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**Hint:**In this question, we need to find the input resistance. For this, we will use the formula of power gain for a common emitter transistor amplifier. After simplification, we will get the final result.

**Formula used:**

The formula for power gain for a common emitter transistor amplifier is given below.

Power gain \[ = {\beta ^2} \times \dfrac{{{R_o}}}{{{R_i}}}\]

Here, \[\beta \] is the current gain, \[{R_o}\] is the output resistance and \[{R_i}\] is the input resistance.

**Complete step by step solution:**

We know that the power gain for a common emitter transistor amplifier is Power gain \[ = {\beta ^2} \times \dfrac{{{R_o}}}{{{R_i}}}\]

But the current gain \[\left( \beta \right)\]is 49.

Also, the output resistance is \[\left( {{R_o}} \right) = 500{\text{ k}}\Omega \]

But \[1{\text{ k}}\Omega = 1000{\text{ }}\Omega = {10^3}{\text{ }}\Omega \]

So, \[\left( {{R_o}} \right) = 500 \times 1000 = 500 \times {10^3}{\text{ }}\Omega \]

Also, power gain is \[5 \times {10^6}\]

So, we get

\[5 \times {10^6} = {\left( {49} \right)^2} \times \dfrac{{500 \times {{10}^3}{\text{ }}}}{{{R_i}}}\]

\[5 \times {10^6}\left( {{R_i}} \right) = {\left( {49} \right)^2} \times 500 \times {10^3}\]

By simplifying, we get

\[\left( {{R_i}} \right) = \dfrac{{{{\left( {49} \right)}^2} \times 500 \times {{10}^3}}}{{5 \times {{10}^6}}}\]

\[\Rightarrow \left( {{R_i}} \right) = {\left( {49} \right)^2} \times 100 \times {10^{3 - 6}}\]

\[\Rightarrow \left( {{R_i}} \right) = {\left( {49} \right)^2} \times {10^2} \times {10^{ - 3}}\]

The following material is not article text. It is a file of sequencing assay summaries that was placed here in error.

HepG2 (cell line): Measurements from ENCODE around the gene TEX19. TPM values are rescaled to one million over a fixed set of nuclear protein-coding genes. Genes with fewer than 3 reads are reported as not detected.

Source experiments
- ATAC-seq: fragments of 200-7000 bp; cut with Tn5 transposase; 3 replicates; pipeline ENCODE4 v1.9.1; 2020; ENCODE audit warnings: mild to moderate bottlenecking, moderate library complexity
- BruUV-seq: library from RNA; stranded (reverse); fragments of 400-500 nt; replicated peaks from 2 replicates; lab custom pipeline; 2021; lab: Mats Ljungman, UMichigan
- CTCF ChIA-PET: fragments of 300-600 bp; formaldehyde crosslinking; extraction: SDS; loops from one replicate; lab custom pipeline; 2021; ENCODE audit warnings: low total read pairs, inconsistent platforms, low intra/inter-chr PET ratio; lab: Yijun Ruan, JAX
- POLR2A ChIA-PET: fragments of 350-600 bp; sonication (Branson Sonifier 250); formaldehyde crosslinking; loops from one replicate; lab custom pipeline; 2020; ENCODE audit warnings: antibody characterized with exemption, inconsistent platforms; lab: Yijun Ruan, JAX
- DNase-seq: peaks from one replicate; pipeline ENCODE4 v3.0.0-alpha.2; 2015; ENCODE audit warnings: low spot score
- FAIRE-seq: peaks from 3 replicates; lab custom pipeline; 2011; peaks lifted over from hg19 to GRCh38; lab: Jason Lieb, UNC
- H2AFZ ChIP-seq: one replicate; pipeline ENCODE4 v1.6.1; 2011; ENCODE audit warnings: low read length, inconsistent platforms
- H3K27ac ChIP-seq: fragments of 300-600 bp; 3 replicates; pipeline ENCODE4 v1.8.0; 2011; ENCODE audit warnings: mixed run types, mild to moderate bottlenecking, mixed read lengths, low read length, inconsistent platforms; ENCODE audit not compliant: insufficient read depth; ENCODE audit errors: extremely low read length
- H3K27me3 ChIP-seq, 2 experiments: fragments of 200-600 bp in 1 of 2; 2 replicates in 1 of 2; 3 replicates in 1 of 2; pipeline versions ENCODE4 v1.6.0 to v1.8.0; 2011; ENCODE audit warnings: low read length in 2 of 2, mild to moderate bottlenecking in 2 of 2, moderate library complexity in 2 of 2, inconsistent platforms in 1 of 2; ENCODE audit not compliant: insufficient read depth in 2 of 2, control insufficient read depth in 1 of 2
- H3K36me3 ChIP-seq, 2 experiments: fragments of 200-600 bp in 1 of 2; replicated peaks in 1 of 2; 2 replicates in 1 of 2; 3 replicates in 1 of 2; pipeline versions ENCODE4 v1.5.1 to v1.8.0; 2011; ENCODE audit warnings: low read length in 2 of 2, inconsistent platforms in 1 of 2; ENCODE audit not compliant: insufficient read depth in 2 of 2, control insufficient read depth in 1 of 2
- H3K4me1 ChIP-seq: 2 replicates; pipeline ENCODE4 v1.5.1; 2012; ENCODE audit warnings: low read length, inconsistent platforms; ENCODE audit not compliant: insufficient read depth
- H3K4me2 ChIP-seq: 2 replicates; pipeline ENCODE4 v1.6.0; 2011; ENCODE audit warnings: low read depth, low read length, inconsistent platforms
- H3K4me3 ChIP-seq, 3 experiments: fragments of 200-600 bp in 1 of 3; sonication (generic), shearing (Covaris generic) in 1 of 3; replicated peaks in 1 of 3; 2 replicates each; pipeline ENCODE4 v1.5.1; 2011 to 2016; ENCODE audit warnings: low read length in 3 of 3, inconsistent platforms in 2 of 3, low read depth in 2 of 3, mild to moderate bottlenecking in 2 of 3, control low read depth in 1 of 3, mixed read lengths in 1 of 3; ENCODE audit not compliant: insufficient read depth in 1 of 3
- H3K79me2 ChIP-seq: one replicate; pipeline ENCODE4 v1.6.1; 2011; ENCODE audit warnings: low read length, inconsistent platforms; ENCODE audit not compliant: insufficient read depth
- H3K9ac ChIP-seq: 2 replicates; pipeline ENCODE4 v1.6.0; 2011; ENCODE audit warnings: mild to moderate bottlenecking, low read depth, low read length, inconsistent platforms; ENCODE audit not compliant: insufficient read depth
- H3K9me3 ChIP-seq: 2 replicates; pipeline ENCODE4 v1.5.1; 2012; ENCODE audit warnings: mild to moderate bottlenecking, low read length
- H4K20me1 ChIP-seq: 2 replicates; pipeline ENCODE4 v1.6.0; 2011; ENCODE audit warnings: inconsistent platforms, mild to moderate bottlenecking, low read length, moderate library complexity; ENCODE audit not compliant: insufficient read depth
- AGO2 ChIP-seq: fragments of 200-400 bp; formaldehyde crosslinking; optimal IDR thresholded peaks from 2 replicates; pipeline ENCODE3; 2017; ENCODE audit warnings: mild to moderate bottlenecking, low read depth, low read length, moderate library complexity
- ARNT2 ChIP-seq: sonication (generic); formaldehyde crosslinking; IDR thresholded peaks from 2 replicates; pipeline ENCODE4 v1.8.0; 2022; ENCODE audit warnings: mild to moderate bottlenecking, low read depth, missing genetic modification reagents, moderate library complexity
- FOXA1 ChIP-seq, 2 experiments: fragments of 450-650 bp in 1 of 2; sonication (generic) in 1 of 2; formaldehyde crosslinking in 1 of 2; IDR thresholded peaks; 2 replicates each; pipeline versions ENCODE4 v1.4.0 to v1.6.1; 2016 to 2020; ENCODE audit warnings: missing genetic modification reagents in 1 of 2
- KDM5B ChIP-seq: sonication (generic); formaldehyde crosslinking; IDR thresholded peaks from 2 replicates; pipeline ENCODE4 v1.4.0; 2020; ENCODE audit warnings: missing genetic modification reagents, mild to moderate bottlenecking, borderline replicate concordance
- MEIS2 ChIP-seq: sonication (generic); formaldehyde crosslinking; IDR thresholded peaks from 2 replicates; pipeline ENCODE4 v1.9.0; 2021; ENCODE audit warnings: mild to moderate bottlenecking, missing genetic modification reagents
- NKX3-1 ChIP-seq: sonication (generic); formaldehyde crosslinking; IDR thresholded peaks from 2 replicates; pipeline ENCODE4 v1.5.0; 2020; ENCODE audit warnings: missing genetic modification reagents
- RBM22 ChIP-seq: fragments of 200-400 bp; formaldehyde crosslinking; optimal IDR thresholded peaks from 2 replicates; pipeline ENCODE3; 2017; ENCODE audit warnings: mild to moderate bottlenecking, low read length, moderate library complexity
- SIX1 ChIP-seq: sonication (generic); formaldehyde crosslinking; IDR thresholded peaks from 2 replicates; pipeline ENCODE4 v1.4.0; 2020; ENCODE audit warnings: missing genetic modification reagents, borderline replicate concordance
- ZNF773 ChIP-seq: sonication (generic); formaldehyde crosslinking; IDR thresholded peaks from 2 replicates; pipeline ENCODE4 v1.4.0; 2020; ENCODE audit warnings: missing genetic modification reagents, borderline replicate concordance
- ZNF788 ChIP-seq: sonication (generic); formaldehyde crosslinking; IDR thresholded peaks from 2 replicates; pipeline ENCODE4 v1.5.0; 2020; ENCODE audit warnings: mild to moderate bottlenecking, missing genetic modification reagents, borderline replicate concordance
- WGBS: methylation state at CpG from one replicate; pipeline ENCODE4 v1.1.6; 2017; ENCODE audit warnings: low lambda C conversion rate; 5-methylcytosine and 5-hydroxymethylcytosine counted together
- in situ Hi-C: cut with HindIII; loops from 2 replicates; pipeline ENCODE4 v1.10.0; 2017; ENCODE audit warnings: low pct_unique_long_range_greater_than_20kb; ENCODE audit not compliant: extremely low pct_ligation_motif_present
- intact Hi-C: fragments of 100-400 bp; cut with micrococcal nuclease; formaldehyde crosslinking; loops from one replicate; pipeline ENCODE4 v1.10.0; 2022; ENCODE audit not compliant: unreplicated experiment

\[\Rightarrow \left( {{R_i}} \right) = {\left( {49} \right)^2} \times {10^{2 - 3}}\]

By simplifying further, we get

\[\left( {{R_i}} \right) = 2401 \times {10^{2 - 3}}\]

\[\Rightarrow \left( {{R_i}} \right) = 2401 \times {10^{ - 1}}\]

\[\Rightarrow \left( {{R_i}} \right) = \dfrac{{2401}}{{10}}\]

This gives, \[\left( {{R_i}} \right) = 240.1{\text{ }}\Omega \]

That is \[\left( {{R_i}} \right) \approx 240{\text{ }}\Omega \]

Hence, the value of input resistance is approximately \[240{\text{ }}\Omega \].

**Therefore, the correct option is (D).**

**Additional information**: We know that an amplifier is a type of electronic circuit often used to boost the strength of a poor input signal in terms of voltage, current, or power. So, the common emitter amplifier is a voltage amplifier that consists of three basic single-stage bipolar junction transistors. This amplifier's input is captured from the base terminal, its output is gathered from the collector terminal, and both terminals share the emitter terminal.

**Note**: Many students generally make mistakes in writing the formula of power gain of an amplifier. They generally write \[{\beta ^2} \times \dfrac{{{R_i}}}{{{R_o}}}\] instead of \[{\beta ^2} \times \dfrac{{{R_o}}}{{{R_i}}}\]. Also, while doing calculations, they may get confused with the power of 10.

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